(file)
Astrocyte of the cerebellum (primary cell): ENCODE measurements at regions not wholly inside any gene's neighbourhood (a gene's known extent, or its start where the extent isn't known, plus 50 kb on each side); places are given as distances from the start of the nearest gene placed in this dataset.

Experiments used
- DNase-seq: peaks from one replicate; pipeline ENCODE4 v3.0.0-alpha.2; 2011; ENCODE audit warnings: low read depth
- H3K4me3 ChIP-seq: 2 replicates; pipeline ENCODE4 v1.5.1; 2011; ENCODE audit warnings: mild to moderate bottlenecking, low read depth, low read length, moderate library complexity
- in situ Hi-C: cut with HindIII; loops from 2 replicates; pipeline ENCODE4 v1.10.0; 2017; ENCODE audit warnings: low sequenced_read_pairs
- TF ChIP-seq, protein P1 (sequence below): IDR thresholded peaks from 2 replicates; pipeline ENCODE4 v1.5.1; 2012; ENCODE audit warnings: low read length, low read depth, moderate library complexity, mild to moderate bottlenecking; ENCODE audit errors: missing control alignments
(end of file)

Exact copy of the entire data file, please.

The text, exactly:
Astrocyte of the cerebellum (primary cell): ENCODE measurements at regions not wholly inside any gene's neighbourhood (a gene's known extent, or its start where the extent isn't known, plus 50 kb on each side); places are given as distances from the start of the nearest gene placed in this dataset.

Experiments used
- DNase-seq: peaks from one replicate; pipeline ENCODE4 v3.0.0-alpha.2; 2011; ENCODE audit warnings: low read depth
- H3K4me3 ChIP-seq: 2 replicates; pipeline ENCODE4 v1.5.1; 2011; ENCODE audit warnings: mild to moderate bottlenecking, low read depth, low read length, moderate library complexity
- in situ Hi-C: cut with HindIII; loops from 2 replicates; pipeline ENCODE4 v1.10.0; 2017; ENCODE audit warnings: low sequenced_read_pairs
- TF ChIP-seq, protein P1 (sequence below): IDR thresholded peaks from 2 replicates; pipeline ENCODE4 v1.5.1; 2012; ENCODE audit warnings: low read length, low read depth, moderate library complexity, mild to moderate bottlenecking; ENCODE audit errors: missing control alignments